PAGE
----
The nearly two-year long challenge by Indian cryptocurrency users, traders and exchanges, against the April 6, 2018 RBI circular, which cut off such users’ access to the formal economy has come to a close. On Tuesday, 28 January 2020 arguments in the writ petition challenging the circular before the Supreme Court were concluded and the judgment was delivered on 4 March 2020.
Ikigai Law filed the first petition before the Supreme Court in this matter on behalf of exchanges Koinex, CoinDCX, Throughbit and CoinDelta. A copy of the petition filed by Ikigai Law can be accessed here (part 1, part 2 & part 3). The firm worked with Senior Advocate Nakul Dewan and AoR Avinash Menon.
We have created a short summary of arguments made by both sides.
To put things in context, we begin with a brief timeline of events in India that affected the regulation of cryptocurrencies (or digital assets or crypto assets, as we prefer to call them).
This is followed by:
A. Summary of submissions made by the Petitioners. These include submissions:
1. on the legal character of virtual currencies;
2. to show that the circular violates the rights of the Petitioners under Article 19(1)(g) of the Constitution to carry on their occupation, trade or business;
3. to show that the RBI has acted beyond the scope of its powers;
4. to show that the RBI has acted arbitrarily;
5. to show that the RBI acted in a pre-determined manner and jumped the gun in virtually outlawing virtual currencies;
6. contrasting how virtual currencies are regulated across jurisdictions, and
7. how virtual currencies may be used to fight crime.
B. Summary of arguments made by RBI;
C. Summary of reply to the arguments made by RBI.
A Brief Timeline
A. Summary of Arguments by the Petitioner
1. On the legal character of virtual currencies
1.1 Virtual currency/cryptocurrency is not Money–
i. Money functions as a unit of account, store of value, a medium of exchange and final discharge of debt.
ii. Almost anything can be reduced in terms of money and then traded for goods and services of equivalent value. In this manner, almost anything can act as a unit of account and store of value.
iii. However, to function as a “medium of exchange” a certain degree of acceptance by the society of required. People must have enough faith in the value of money to exchange goods and services for money. This is the social function of money. Virtual Currencies have not achieved that degree of acceptance to become a socially acceptable medium of exchange.
iv. Neither can virtual currencies be used to legally discharge a debt. If you seek to settle a debt and want to pay off your debtor in cash (i.e. currency notes), the debtor has to agree. If you seek to pay your debtor in virtual currencies, then the debtor has a choice to accept or reject your offer.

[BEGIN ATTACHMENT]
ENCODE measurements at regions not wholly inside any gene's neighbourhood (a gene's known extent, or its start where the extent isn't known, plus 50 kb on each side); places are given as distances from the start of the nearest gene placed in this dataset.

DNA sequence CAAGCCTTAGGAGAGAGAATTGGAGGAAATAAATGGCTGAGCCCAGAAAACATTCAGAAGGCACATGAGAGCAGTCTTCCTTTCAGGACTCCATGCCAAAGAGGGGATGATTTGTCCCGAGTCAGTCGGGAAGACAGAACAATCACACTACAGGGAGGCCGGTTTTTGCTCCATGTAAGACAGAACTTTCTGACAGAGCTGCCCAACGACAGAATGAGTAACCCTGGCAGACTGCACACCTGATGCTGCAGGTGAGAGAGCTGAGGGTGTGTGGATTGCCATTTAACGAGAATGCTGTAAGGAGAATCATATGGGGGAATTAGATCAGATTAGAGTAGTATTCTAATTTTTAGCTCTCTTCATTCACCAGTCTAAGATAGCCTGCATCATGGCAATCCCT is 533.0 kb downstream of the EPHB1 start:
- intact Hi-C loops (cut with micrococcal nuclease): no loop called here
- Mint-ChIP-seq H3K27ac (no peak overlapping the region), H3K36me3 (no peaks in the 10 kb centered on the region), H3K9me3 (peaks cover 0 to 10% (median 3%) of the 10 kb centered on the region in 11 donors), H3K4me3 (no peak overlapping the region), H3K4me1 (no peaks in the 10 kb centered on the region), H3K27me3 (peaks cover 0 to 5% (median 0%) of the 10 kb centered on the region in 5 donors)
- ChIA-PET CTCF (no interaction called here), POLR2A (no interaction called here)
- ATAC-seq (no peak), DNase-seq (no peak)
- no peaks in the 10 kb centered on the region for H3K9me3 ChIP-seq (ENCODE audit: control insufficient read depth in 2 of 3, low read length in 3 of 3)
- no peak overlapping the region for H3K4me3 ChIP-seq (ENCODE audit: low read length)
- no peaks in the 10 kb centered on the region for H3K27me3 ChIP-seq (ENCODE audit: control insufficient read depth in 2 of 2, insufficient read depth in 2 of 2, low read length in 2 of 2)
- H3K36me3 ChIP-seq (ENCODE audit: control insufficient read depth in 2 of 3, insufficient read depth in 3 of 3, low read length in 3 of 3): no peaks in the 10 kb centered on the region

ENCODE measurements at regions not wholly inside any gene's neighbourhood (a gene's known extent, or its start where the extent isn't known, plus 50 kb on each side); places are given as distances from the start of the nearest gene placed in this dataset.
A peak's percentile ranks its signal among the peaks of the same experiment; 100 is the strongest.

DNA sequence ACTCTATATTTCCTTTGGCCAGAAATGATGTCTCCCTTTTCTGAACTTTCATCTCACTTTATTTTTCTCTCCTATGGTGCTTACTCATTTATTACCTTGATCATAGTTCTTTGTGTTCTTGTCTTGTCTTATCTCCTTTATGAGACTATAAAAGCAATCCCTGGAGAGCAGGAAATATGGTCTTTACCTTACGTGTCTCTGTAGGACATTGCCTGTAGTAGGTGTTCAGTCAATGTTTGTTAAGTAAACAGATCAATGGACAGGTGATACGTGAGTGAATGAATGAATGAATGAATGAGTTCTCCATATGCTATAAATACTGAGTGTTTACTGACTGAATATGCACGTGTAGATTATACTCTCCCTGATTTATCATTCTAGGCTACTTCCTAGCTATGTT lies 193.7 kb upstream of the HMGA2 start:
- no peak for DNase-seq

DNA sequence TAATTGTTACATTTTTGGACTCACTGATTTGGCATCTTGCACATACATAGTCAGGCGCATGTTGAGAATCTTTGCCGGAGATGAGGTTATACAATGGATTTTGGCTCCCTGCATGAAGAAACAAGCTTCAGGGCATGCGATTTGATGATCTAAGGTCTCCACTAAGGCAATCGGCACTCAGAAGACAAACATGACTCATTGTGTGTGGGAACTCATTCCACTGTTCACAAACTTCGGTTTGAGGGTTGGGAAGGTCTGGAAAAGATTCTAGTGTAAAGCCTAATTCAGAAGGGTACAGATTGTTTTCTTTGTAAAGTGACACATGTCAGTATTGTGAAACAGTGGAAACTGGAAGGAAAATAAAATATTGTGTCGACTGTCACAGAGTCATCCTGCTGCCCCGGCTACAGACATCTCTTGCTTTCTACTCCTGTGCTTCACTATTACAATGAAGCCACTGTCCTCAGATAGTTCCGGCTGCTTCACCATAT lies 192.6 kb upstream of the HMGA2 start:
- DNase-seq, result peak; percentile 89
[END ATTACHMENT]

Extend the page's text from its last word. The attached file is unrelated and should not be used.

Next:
1.2 Certain characteristics of virtual currency resemble those of a “good”.
1.3 Counsel for Petitioners cited a report prepared by the UK Jurisdictional Taskforce that examines certain legal issues pertaining to crypto assets and smart contracts. The report characterises virtual currencies as “property” as they–
i. Are definable- A virtual currency is represented by two sets of data parameters- public and private. The public parameter contains information regarding the ownership, value and transactional history of the asset and is sufficient to define the asset.
ii. Can be exclusively controlled- The private parameter permits transfer and other dealings of the crypto asset. Knowledge of the private key confers control of the crypto asset to the exclusion of others.
iii. Permanent- Crypto assets are as permanent as other conventional financial assets.
iv. Stable- Despite certain risks, the taskforce was of the opinion that crypto assets are stable.
1.4 He also cited how courts in the US and Singapore have treated virtual currencies.
2. The circular violates the rights of the Petitioners under Article 19(1)(g) of the Constitution to carry on their occupation, trade or business.
2.1 Virtual currency exchanges cannot carry out their business without access to banking channels.
i. A virtual currency exchange is an intermediary that connects a buyer and a seller.
ii. It collects commission for each transaction vide digital payments. It needs access to banking channels to function.
iii. Even as a simple business it has operating expenses such as rent, salary, payment to vendors, etc., for all of which it needs access to banking channels.
iv. Cutting of the access for virtual currency exchanges from formal banking channels is akin to civil death for such exchanges.
2.2 The circular has restricted the ability of the Petitioners to access their own money for the purpose of a trade which is legal.
3. RBI has acted beyond the scope of its powers
3.1 The issuance of the circular by RBI was ultra vires. It is a colourable exercise of power as the RBI was apparently issuing directions only to entities that it had power over (i.e. banks and payment systems), however, has affected individuals and entity over which the RBI does not have any jurisdiction (i.e. users, holders and traders of virtual currencies).
3.2 There is no legislative ban on virtual currencies. If the legislature has not banned virtual currencies, then the RBI as a delegate of the legislature cannot do so. It has acted beyond its remit.
3.3 The circular is the first instance when the RBI has issued its power to indirectly prohibit the trade of any good.